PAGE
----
Who knew you could have a race but stay still at the same time? Well, in the world of electrified vehicles, memories of the childhood game of top trumps come back with a vengeance, and all you need is a pair of EVs and two identical DC fast chargers.

Charging speed is a pretty important talking point when it comes to electric cars, as it can make or break a long-distance road trip – the faster the speed, the shorter the time needed to get to the destination.

One of the most talked about EVs in the world, the Tesla Model S Plaid, can accept up to 250 kilowatts, which is no small feat. In fact, the American EV maker says its Superchargers can put up to 200 miles worth of range in 15 minutes, making trips relatively worry-free.

However, there’s an asterisk with that peak charging rate, as it can only be sustained between about 10 and 30 percent state of charge (SoC), as shown in this MotorTrend test from two years ago. After the SoC goes over 30 percent, the charging power slowly goes down, resulting in an average of 130 kW between 20 and 80 percent SoC.

And here’s where the much more expensive and rare Rimac Nevera comes to show the world that EVs can charge much quicker than the Model S, albeit at an eyewatering price of $2.2 million. By comparison, a bog-standard Plad goes for $89,990.

As you can see in the video below, which was posted on Facebook by none other than Mate Rimac, the Croatian company’s founder and CEO, a Nevera and a Model S Plaid were parked at a European Ionity DC fast charging station, which has several stalls capable of delivering a maximum rate of 350 kW each.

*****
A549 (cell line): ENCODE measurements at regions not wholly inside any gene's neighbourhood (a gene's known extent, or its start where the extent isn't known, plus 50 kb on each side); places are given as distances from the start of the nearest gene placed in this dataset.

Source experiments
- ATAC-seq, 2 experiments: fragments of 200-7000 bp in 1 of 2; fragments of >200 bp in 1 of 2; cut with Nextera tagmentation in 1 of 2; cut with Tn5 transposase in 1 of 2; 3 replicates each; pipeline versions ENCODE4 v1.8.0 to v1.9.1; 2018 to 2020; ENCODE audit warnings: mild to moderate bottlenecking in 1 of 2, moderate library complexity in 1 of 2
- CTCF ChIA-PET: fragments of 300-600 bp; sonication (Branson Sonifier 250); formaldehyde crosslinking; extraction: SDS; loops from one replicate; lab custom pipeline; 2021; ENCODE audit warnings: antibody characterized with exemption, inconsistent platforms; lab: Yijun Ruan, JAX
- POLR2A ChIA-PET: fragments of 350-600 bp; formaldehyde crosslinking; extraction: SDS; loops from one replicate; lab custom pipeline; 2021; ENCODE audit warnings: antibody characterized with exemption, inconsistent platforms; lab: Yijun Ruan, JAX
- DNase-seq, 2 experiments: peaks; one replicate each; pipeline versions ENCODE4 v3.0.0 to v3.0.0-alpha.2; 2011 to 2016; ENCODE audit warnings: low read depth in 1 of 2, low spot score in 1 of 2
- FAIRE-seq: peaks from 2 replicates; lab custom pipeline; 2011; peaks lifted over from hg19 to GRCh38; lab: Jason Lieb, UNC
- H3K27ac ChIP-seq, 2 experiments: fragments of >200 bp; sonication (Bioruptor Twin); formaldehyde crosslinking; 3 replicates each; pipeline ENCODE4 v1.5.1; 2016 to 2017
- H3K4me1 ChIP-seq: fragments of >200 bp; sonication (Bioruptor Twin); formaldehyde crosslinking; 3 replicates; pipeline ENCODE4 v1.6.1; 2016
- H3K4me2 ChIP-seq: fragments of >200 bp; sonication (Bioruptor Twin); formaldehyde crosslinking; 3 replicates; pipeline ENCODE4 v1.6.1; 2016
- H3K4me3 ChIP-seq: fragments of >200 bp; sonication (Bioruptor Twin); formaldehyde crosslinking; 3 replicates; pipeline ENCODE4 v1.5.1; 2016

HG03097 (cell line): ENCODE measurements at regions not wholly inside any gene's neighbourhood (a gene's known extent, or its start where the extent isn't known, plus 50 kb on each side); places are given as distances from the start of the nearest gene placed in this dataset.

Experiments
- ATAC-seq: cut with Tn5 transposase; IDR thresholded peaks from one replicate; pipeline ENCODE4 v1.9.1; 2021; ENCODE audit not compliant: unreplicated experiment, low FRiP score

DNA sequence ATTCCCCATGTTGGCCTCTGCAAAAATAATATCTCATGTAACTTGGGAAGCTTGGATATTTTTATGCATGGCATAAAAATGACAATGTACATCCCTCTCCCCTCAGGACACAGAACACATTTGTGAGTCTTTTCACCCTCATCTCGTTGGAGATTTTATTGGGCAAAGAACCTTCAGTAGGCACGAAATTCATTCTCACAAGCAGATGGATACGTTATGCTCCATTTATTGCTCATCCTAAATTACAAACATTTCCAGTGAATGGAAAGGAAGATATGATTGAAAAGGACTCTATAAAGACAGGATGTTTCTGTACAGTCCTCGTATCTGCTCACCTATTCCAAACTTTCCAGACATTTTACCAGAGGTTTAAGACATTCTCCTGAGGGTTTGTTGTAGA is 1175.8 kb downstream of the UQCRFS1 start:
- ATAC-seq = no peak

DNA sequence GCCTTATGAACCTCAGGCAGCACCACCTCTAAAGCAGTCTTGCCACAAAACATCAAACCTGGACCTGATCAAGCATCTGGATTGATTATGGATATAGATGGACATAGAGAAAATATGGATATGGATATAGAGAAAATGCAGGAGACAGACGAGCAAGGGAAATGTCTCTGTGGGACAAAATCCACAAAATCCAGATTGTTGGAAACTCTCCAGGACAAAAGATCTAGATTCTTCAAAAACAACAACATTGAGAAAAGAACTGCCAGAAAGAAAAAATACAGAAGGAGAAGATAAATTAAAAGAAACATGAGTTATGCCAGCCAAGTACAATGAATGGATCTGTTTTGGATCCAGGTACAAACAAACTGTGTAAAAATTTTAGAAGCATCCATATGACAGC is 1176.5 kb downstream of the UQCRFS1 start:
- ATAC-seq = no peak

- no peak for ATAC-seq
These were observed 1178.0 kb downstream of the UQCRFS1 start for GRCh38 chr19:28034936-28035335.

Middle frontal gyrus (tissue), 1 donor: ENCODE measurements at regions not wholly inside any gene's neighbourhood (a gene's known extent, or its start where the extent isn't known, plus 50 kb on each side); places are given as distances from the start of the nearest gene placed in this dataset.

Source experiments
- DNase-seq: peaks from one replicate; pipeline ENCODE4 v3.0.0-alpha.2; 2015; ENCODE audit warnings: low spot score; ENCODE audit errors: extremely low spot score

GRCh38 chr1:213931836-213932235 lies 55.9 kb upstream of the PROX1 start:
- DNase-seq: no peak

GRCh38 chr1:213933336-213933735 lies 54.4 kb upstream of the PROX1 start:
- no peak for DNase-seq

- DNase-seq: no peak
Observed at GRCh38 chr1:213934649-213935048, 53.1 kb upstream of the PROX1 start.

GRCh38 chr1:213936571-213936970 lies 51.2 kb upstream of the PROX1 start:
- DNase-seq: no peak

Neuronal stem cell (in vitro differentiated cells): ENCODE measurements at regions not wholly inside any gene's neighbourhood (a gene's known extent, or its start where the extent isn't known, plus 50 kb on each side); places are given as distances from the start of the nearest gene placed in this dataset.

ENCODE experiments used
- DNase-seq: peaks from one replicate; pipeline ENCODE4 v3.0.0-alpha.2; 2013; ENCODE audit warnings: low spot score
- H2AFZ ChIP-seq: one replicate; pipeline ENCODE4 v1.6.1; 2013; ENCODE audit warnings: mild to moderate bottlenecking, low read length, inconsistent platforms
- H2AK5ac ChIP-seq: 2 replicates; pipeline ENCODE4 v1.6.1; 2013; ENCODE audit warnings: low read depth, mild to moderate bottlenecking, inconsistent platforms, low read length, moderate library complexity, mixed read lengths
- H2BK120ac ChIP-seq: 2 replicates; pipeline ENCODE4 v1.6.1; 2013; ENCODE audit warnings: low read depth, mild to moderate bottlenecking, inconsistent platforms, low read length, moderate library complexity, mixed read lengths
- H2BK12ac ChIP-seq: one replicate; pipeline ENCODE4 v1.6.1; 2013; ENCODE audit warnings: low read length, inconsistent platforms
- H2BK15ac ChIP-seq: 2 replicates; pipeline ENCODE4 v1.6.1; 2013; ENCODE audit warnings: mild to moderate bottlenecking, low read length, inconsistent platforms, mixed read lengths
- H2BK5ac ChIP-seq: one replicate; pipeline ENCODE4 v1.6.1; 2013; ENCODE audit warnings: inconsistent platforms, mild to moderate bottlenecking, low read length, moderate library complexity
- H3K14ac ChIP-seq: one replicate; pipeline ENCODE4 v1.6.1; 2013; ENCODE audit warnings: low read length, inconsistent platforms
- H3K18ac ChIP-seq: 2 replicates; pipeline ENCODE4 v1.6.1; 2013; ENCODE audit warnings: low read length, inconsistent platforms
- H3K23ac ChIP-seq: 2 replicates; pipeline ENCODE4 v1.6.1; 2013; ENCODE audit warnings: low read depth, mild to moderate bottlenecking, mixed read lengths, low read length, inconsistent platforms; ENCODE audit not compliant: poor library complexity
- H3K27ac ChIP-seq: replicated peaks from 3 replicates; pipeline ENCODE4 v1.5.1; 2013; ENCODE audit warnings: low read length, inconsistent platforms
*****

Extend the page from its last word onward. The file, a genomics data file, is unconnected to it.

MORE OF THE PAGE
The battery of the Model S was at 32 percent, so just over that 30 percent threshold that was mentioned in the MotorTrend piece, and it was pulling 159 kW from the charger. However, the Nevera, which was at 42 percent SoC was getting a whopping 339 kW out of the Ionity stall, more than double compared to the electric sedan.

In the official specs, Rimac says the Nevera, which runs on a 730-volt architecture, can accept up to 500 kW of power for a zero to 80 percent top-up in just 19 minutes. The Model S’ high-voltage architecture runs at 400V, limiting its ability to accept more power, compared to an 800V system.

Gallery: Rimac Nevera First Customer Delivery In United States

However, changing things up while an EV is being produced is no small thing, and ultimately the current recharge speeds of Tesla’s models are more than acceptable. Plus, the fact that the Supercharger network is arguably the most reliable out there makes the case for keeping things the way they are.

Last year, Tesla officials said that switching to an 800V architecture for the company’s main models would lead to cost savings of less than $100 per unit. "[I]n the U.S., you’ve got 110-volt household power, or voltage,” said Tesla CEO Elon Musk. “And then, in your most, like sort of 220. But really, it doesn’t make that much of a difference. [...] The advantages are small and the cost is high. Like I said, it’s long-term, like years now, it makes sense probably to [transition to] an 800-volt architecture, but it really needs a very big vehicle volume to pay for the cost of changing from 400 to 800 volts," he added.

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